The book’s title does spoil the gist of not just the plot of this book, but the outcome of the cliffhanger, so when I first read it five years ago I had a lot of hesitation. But as time went on after reading it, I respected this entry in the horrifying quintet more and more.
The second book in the Escape from Furnace series, Alex Sawyer, Zee Hatcher and tagalong Gary Owens manage to make it out of the main walls of the prison and have sealed off the way they came in so the guards can’t catch them, but considering they’re still a mile beneath the Earth, they’ve still got problems on their hands. Not to mention Alex is still reeling from his cellmate and best friend Carl Donovan being coincidentally chosen for experimentation and snatched from his cell the day before their grand escape. A grand escape that brings them back into the clutches of the Warden, who give them a month in solitary, a place Donovan once went to for three days and felt a piece of him went missing there. Solitary confinement in Furnace consists of a hole in the ground so tiny you can’t properly sit down, with only a small pipe in the ground for a toilet, minimal food and the only available water running down the filthy walls. Alex soon can’t help seeing hallucinations and feel his soul draining in the pitch black, but all hope is not lost when not only do Alex and Zee find a way to communicate and kill their new mortal enemy of time, but a small secret society sneaking around the basements of Furnace are now helping the two, having gained confidence in them from their ability to make it out of Gen Pop. With that, we get Chapter 2.
When Alex is in this hole in the ground, I thought of Andy Dufresne from Shawshank, of how he had to spend a month in solitary confinement without the privilege of communicating with anyone like Alex had, only to be told by the warden he was going to have yet another month to think about all sorts of cruel threats. Only the solitary confinement in Escape from Furnace is even worse than that, from the descriptions above. The book really expands its looks into the human mind and how it can cave in on itself, and how time flies when you manage to have fun or concentrate on something. When Alex and Zee find a way to not only talk to each other but devour the hours, it’s one of those one-in-a-million genius ideas, just like Smith’s idea of making this an underground supernatural prison.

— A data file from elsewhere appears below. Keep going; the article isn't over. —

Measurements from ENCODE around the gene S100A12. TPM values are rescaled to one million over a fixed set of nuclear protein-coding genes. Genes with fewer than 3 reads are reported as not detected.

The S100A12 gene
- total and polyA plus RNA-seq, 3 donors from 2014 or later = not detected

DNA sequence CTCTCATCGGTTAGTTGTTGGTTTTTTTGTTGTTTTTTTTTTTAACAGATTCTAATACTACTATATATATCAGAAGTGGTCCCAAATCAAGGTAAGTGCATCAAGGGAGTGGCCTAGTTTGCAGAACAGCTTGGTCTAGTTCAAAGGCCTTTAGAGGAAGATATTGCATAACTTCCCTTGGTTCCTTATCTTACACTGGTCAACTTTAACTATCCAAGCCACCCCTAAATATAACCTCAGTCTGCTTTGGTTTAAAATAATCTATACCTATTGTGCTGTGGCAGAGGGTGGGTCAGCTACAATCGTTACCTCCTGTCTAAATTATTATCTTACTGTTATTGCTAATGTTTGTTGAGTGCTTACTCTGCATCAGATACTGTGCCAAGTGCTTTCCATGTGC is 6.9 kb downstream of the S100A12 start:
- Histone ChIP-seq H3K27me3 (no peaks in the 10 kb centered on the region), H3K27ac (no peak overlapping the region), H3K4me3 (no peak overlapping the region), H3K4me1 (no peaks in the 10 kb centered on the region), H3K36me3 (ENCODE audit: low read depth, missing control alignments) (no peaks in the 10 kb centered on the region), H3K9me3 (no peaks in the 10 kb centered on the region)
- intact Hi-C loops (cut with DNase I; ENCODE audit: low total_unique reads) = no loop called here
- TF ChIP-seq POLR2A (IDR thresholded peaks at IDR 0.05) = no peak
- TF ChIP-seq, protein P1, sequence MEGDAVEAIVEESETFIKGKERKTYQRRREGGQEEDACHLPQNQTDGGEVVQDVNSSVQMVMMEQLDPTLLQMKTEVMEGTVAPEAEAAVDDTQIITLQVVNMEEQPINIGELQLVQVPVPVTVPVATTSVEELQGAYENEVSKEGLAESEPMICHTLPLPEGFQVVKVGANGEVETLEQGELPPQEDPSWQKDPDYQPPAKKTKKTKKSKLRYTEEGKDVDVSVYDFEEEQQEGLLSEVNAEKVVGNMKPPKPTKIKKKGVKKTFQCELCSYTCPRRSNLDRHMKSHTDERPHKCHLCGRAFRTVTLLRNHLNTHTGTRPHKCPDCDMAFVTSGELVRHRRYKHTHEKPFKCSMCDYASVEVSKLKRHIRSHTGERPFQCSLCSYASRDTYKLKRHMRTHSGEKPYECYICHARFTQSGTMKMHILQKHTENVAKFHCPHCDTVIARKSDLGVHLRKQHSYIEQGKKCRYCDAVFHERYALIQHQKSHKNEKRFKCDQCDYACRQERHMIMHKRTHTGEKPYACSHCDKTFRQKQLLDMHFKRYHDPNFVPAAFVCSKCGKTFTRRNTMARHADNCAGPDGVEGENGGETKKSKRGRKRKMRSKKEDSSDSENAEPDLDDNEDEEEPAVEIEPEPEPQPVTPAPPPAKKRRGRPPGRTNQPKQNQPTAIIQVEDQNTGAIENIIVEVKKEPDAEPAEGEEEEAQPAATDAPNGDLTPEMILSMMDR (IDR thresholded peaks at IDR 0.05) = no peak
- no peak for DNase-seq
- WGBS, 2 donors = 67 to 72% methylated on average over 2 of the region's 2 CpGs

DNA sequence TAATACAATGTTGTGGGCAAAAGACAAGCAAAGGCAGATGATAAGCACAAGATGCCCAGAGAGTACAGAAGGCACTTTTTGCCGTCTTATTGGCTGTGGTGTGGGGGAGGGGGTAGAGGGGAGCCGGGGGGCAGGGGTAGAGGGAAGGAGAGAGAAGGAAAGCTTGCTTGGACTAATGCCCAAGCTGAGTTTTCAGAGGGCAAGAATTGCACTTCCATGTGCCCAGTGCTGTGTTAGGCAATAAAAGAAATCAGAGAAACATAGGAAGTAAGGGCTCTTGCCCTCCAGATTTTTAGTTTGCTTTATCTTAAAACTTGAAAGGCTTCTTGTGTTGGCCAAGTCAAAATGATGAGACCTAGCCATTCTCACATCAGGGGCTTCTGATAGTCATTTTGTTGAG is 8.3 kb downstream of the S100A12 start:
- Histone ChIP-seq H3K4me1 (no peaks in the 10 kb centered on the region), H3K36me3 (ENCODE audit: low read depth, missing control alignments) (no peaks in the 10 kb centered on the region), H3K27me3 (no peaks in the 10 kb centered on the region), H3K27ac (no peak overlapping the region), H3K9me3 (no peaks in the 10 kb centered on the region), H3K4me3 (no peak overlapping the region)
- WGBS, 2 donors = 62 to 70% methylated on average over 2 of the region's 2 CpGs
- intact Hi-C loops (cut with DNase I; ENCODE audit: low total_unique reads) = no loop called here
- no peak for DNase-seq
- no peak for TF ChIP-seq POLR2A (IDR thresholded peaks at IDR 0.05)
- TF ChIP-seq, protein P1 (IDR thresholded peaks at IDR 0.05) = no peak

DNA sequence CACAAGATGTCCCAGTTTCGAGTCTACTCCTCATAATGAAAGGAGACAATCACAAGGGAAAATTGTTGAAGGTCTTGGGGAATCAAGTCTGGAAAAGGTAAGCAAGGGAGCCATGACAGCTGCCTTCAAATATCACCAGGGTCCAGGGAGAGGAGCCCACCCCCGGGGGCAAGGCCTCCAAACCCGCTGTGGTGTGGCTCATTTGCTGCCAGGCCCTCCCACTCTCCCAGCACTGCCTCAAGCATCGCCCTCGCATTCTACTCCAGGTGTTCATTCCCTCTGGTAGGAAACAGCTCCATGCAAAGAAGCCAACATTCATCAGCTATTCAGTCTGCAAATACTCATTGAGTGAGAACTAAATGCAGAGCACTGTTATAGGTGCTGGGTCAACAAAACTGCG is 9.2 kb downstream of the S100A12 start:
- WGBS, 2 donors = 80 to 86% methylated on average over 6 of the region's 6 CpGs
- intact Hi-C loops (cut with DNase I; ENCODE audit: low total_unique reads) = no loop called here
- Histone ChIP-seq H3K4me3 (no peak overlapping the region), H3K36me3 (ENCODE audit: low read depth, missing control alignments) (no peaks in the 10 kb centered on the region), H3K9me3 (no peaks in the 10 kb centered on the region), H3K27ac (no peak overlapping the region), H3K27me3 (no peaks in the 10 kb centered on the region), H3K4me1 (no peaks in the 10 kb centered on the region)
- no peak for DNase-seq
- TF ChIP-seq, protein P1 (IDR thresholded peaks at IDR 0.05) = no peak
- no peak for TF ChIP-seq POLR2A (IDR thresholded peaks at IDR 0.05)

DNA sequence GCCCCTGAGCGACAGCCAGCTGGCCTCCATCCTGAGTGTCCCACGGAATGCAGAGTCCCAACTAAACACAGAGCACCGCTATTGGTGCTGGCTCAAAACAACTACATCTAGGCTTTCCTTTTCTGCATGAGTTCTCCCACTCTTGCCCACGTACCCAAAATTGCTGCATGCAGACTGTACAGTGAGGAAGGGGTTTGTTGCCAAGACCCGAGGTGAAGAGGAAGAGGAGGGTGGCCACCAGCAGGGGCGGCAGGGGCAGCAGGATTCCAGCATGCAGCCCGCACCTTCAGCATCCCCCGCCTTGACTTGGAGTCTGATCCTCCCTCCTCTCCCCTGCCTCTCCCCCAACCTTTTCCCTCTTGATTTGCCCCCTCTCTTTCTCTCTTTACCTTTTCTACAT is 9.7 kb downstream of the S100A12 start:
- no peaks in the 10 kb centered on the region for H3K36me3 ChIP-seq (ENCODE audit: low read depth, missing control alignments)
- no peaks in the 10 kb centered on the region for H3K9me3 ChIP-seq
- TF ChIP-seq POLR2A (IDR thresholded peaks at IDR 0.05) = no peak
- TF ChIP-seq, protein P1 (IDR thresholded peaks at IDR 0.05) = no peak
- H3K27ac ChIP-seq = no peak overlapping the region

Smith doesn’t write what he’s saying like he’s trying to teach us something, even though his situations talk all about our brains. He also gives a healthy emphasis on Donovan, of the abuse he’s going through and whether he still has the ability to escape and see light once again without losing himself like other prisoners have done under whatever the warden does in the dreaded prison infirmary. This book has pure heartbreak in it, of how much Donovan was able to do for Alex, keeping him sane and having smiles that chased away darkness, and yet Alex feels unable to return the favour and him letting his best friend down really scars him. It scars us, too.
Solitary has self-imposed limits, especially considering a lot of the “Darn it” moments in the series are in this one, and the characters, whenever they sneak around, sometimes don’t seem very stealthy, but the terror of confinement and the self-inflicted attacks from personal isolation, not to mention some devastating tragedy, is really hard to find so effectively in books these days.
If you like this, I’d try the rest of the series, and An Ember in the Ashes by Sabaa Tahir